Professor David Hesmondhalgh
- Position: Professor of Media, Music and Culture
- Areas of expertise: Digital platforms in the realm of culture; media studies; the cultural and creative industries; all aspects of music, self and society, especially popular music
- Email: D.J.Hesmondhalgh@leeds.ac.uk
- Phone: +44(0)113 343 3226
- Location: 1.16 Clothworkers' North
- Website: MUSICSTREAM project | Twitter | Googlescholar | Researchgate
I’m currently leading a five-year research project, funded by a European Research Council Advanced Research Grant, on Music Culture in the Age of Streaming. This will end in November 2026. It includes analysis of streaming in China and case studies of streaming in many other places.
I did my PhD in the 1990s at Goldsmiths, University of London, on independent record companies and their links with punk, post-punk and rave culture, supervised by Georgina Born. My first full-time teaching and research job was also at Goldsmiths. I worked in the Sociology department at the Open University from 1999 to 2007 where I chaired the production of a major course, Understanding Media, which involved five books and various other distance-learning materials. I've been at Leeds since 2007, and from June 2010 to December 2013 was Head of the Institute of Communications Studies - this was the name of the School of Media and Communication at the time.
Much of my research has been about music. My book, Why Music Matters (published in 2013), was about the ways in which music might enhance people's lives, individually and collectively, and what often stops it from doing so. It has chapters on affect, emotion and human flourishing; love and sex; sociability and place; and commonality and cosmpolitanism. It's been translated into Spanish and Russian. In 2021, I co-authored a book-length report on the earnings of musicians for the UK government’s Intellectual Property Office – links to a downloadable copy can be found below.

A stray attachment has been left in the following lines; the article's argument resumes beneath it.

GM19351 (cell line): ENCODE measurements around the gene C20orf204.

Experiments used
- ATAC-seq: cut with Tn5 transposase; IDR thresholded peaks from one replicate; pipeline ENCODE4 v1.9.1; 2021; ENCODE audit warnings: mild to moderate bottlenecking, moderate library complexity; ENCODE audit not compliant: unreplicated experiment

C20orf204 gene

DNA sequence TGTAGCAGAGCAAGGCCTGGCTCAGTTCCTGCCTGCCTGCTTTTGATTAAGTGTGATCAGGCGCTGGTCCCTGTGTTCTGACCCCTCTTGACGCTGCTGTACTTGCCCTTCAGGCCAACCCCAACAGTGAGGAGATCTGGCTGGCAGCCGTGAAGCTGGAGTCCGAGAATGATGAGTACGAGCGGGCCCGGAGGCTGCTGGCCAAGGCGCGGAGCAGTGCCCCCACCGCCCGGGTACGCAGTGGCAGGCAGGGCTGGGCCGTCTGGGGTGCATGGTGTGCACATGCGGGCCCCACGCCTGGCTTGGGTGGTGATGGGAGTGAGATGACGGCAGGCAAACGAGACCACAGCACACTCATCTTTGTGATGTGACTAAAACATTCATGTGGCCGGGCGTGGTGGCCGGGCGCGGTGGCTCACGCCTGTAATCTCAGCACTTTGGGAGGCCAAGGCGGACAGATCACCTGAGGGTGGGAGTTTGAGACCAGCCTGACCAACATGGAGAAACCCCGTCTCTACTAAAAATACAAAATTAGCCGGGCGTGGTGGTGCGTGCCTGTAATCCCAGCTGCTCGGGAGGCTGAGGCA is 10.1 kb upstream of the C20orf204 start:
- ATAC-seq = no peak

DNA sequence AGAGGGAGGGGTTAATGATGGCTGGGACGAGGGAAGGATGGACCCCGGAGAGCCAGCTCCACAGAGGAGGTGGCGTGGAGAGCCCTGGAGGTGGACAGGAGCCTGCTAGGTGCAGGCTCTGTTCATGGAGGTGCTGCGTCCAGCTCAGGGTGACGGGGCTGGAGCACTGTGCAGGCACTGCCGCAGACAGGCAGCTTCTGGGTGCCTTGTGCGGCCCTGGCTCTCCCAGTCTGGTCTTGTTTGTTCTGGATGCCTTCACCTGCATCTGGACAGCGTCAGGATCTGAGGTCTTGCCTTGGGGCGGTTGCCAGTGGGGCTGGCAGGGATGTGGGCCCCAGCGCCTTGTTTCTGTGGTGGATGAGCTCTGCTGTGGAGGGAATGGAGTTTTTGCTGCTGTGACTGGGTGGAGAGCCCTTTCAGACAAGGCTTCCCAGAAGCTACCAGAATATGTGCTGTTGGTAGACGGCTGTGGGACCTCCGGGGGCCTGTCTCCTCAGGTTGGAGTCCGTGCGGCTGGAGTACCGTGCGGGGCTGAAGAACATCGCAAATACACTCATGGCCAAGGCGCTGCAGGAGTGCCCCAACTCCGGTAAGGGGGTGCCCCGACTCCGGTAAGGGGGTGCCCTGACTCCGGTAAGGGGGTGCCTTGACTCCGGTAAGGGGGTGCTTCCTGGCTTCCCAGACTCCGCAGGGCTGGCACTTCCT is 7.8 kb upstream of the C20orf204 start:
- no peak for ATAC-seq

I'm also known for my research on media industries and media production. My book The Cultural Industries (Sage) is an analysis of changes and continuities in television, film, music, publishing and other industries since the 1980s, and of the increasingly important role of digital platforms in these industries. The fourth edition, published in 2019, is a thoroughly revised, updated and expanded version of the third, published in 2012. It's now unrecognisable from the first edition of 2002, and has grown to over 500 pages. It's been translated into various languages, including Chinese, Russian and Italian.
Another widely cited book is Creative Labour: Media Work in Three Cultural Industries, (co-written with Sarah Baker, 2010) which examined work in the contemporary media and cultural industries. The book was based on research funded by the UK Arts and Humanities Research Council from 2006 to 2009. It’s been translated into Korean.
Culture, Economy and Politics: The Case of New Labour (Palgrave, 2015, co-written with Kate Oakley, David Lee and Melissa Nisbett) was a critical study of the cultural policies of the British 'New Labour' government of 1997 to 2010. It covered the arts, 'creative industries' policies, ‘heritage’, regional cultural development, and various other issues, and was based on research funded by the UK Arts and Humanities Research Council from 2012 to 2014.
I've also edited various books and a special issue of Popular Communication on 'Race, ethnicity and cultural production', co-edited with Anamik Saha.
I’ve been awarded paid Fellowships/Visiting Scholar positions at the Annenberg School for Communication, University of Pennsylvania (2016), Microsoft Research New England (2019) and Aarhus University (2021).
I was elected a Fellow of the International Communications Association in 2017, and a Fellow of the British Academy in 2021.
I also lead the Cultural and Creative Industries strand of the ESRC Digital Futures at Work Research Centre and have affiliations with the Centre for Employment Research Innovation and Change and the Bauman Institute.
My research interests include the following, and I welcome PhD enquiries in these and other areas:
- digital platforms as they relate to media and culture, e.g. music and video streaming services
- media industries/cultural industries/creative industries
- all aspects of media and cultural production, contemporary and historical
- music, society and culture, including popular music
- social theory and theories of media, and the relations between them, especially with regards to inequality and justice (including dynamics of race, gender, and class)
- media work, employment, careers etc.
- media and cultural policy
- BA Oxford, MA Northwestern, PhD London
- Fellow of the British Academy
- Fellow of the International Communications Association